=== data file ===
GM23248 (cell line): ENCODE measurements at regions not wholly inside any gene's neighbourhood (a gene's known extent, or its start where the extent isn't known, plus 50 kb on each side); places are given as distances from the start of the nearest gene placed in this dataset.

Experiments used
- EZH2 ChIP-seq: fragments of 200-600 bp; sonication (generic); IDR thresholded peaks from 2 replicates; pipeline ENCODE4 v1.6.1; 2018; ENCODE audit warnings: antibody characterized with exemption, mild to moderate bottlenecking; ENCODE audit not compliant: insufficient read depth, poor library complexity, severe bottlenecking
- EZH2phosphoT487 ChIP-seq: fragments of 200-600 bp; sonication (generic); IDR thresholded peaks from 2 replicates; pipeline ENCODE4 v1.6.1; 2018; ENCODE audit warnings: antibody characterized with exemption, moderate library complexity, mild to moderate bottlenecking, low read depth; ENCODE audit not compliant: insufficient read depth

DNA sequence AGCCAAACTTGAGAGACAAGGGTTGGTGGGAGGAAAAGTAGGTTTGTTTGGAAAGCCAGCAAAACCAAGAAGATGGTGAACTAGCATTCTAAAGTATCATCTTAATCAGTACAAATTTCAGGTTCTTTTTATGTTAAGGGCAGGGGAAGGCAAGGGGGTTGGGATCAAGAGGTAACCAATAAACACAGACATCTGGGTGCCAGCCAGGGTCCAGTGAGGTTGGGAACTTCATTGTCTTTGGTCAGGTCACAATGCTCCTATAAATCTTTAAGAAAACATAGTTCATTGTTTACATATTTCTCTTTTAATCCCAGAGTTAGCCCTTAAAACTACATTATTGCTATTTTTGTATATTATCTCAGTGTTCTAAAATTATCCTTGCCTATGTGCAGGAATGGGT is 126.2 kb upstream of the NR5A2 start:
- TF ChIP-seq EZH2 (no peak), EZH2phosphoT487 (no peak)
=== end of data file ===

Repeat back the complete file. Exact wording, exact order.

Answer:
GM23248 (cell line): ENCODE measurements at regions not wholly inside any gene's neighbourhood (a gene's known extent, or its start where the extent isn't known, plus 50 kb on each side); places are given as distances from the start of the nearest gene placed in this dataset.

Experiments used
- EZH2 ChIP-seq: fragments of 200-600 bp; sonication (generic); IDR thresholded peaks from 2 replicates; pipeline ENCODE4 v1.6.1; 2018; ENCODE audit warnings: antibody characterized with exemption, mild to moderate bottlenecking; ENCODE audit not compliant: insufficient read depth, poor library complexity, severe bottlenecking
- EZH2phosphoT487 ChIP-seq: fragments of 200-600 bp; sonication (generic); IDR thresholded peaks from 2 replicates; pipeline ENCODE4 v1.6.1; 2018; ENCODE audit warnings: antibody characterized with exemption, moderate library complexity, mild to moderate bottlenecking, low read depth; ENCODE audit not compliant: insufficient read depth

DNA sequence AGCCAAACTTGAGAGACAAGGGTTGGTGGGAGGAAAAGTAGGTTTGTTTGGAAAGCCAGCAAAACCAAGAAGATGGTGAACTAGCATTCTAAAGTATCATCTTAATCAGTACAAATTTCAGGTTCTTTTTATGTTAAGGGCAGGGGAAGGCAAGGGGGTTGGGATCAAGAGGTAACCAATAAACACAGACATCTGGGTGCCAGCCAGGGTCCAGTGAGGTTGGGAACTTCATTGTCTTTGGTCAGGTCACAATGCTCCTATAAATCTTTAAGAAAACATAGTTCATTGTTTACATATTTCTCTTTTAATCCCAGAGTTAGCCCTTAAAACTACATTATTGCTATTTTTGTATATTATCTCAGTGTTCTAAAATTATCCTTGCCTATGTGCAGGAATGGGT is 126.2 kb upstream of the NR5A2 start:
- TF ChIP-seq EZH2 (no peak), EZH2phosphoT487 (no peak)